Welcome to Knockout Horror and to another Ending Explained article. I am trying to put a couple of these out a week. I am also trying to focus on some of the movies that we have recently reviewed. With that in mind, today we are taking a look at Gnaw. This film is also titled Apartment 212 in a lot of places. I’ll likely refer to the two names interchangeably throughout.
A Fairly Middle Road Horror
As far as horror movies go. Apartment 212 was about as middle of the road as you can get. While presenting itself, at least initially, as something of a body horror. It quickly turns into a creature feature with an adorable antagonist. Did they really have to make this little bastard so cute? Are we supposed to be scared of it?
Anyways, the ending, of course, had a little twist. Perhaps something that maybe needs a little explaining so lets get to it. As always, we will quickly recap the events of the movie. If you haven’t watched Apartment 212 yet, you will want to skip this. This article spoils the hell out the film. Check out our review of Gnaw (Apartment 212). Watch the film and then come back. Let’s take a look.
A Strange, Enticing, Box
So we kick things off here with a woman browsing an antiques shop. She picks up an intriguing looking box and walks out with it. The camera pans to show a man lying on the ground covered in sores. He has a bottle of alcohol next to him and looks to be dying.
It is likely that he has taken a bunch of pills in a suicide attempt. Either that or he is suffering an infection. Needless to say, this will come into the story a little later on. The box that the woman stole was a Dybbuk box. It was the cause of the man’s death and will be the cause of hers.
What is a Dybbuk Box?
So what is a Dybbuk box? Well, first of all, we need to know what a Dybbuk is. A Dybbuk is a malicious spirit of Jewish legend that possesses the body of a person. Once possessed by a Dybbuk. There are only two ways that the Dybbuk will leave. Either when it has accomplished its initial goal or through exorcism.
A Dybbuk box is a fairly ridiculous story. Conjured up by some dude who wanted to sell a shitty piece of furniture on eBay. He claimed the cabinet he was selling contained a spirit. A Dybbuk, and that the box kept it locked up.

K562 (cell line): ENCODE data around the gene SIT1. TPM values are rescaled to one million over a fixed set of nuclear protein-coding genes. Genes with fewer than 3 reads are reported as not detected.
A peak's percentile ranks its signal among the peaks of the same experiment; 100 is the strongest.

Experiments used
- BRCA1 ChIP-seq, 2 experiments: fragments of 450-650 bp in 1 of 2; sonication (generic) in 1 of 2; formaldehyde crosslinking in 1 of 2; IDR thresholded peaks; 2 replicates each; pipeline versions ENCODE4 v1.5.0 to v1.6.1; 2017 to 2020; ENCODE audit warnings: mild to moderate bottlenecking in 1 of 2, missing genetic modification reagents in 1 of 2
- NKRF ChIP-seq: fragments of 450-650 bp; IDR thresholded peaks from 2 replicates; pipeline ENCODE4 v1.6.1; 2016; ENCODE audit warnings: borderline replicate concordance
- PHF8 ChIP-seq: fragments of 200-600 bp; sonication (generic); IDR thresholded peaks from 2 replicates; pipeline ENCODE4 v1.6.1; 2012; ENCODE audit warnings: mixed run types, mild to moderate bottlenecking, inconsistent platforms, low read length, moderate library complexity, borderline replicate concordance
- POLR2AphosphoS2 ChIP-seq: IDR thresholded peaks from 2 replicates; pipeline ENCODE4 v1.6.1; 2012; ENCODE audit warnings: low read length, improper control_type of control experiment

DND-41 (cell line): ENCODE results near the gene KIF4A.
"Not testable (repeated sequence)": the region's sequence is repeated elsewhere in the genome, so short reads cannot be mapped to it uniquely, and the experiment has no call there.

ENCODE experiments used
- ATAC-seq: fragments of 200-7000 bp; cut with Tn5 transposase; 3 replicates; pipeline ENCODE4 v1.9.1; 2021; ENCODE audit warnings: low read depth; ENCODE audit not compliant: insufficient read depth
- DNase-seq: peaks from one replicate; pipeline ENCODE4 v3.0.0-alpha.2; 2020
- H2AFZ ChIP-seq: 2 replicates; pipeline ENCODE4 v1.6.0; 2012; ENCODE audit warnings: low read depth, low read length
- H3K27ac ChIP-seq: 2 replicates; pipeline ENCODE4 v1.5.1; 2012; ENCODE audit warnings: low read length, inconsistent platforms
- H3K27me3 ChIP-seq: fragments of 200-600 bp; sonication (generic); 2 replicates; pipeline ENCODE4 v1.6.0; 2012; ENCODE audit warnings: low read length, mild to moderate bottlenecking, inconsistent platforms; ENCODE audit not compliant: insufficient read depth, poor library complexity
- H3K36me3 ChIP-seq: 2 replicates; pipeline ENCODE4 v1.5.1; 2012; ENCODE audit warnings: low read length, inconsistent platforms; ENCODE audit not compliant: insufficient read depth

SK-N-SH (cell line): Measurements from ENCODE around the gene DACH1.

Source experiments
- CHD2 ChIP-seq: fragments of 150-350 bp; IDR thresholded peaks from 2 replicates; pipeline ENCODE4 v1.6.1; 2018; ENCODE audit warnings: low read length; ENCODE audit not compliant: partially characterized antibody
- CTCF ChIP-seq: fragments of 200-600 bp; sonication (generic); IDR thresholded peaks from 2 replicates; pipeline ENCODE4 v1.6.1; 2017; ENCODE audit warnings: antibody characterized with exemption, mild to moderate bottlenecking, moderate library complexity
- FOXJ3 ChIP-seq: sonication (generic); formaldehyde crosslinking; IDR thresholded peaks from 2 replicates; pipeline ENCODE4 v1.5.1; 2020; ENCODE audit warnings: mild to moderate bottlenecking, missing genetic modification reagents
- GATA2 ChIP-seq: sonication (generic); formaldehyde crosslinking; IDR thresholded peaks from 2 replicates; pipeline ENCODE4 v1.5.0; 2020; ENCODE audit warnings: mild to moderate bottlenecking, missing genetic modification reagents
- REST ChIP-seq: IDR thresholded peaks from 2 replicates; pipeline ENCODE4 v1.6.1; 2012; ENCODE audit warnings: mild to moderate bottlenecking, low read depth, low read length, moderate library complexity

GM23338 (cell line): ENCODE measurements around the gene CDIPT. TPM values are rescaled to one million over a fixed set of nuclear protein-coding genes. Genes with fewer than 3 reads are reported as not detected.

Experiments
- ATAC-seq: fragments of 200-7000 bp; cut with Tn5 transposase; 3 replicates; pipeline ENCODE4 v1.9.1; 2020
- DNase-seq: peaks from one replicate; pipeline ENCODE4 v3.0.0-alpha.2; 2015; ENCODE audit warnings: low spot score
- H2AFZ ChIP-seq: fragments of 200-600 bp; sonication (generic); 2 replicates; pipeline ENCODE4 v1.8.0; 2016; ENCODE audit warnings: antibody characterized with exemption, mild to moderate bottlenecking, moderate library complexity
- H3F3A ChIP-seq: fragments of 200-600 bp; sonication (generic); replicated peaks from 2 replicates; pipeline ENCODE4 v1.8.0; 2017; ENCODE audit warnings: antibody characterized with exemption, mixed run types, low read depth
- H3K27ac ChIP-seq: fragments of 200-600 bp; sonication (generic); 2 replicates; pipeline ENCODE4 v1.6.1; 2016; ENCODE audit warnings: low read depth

Due to this dude’s creative story, we have been bombarded with numerous Dybbuk Box movies. The problem I have with that is that none are particularly good. Kudos to the guy for creating something so marketable, though. As far as Gnaw goes, the Dybbuk stuff here acts as a simple backdrop. The movie doesn’t go too deep into the legend of the Dybbuk. It’s more of a vehicle for the story really.
A Fresh Start
Moving on, our protagonist Jennifer (Penelope Mitchell) is moving into a new apartment. It is revealed that she is escaping her abusive ex husband. She doesn’t have a tremendous amount of furniture with her. She also seems to be without employment.
Upon moving in she meets resident handy man Terry (Kyle Gass). The two hit it off and Terry introduces her to the landlady Claudette (Sally Kirkland). Claudette seems to be a bit of an abrupt person with no tolerance for bullshit. Jennifer also briefly meets her neighbour. Covered in sores. Her neighbour quickly retreats into her apartment without saying a word. This neighbour should be familiar to the viewer. It is the woman who stole the Dybbuk box from the antique store. Notice how the sores are reminiscent of the sores the owner of the antique store had? She is about to suffer a similar fate.
Attempting to sleep. Jennifer is kept awake by the crying of her neighbour. Taking place, seemingly, throughout the night. The vent in her room allows the sound to travel right through. The lack of sleep caused by this leads Jennifer to oversleep. Consequently, she is late for a job interview.
Throwing on some clothes, she makes her way there. With her husband’s claims that she will never be more than a waitress ringing in her head. Jennifer lies on her application form. When asked to provide references. It becomes clear that she wasn’t telling the truth. The interviewer makes derogatory comments regarding her history of waitressing. In Jennifer’s mind, confirming what her husband said. As she is leaving. She notices the other women attending the job interview smartly dressed. I would assume she is wondering whether she was ever cut out for this job at all.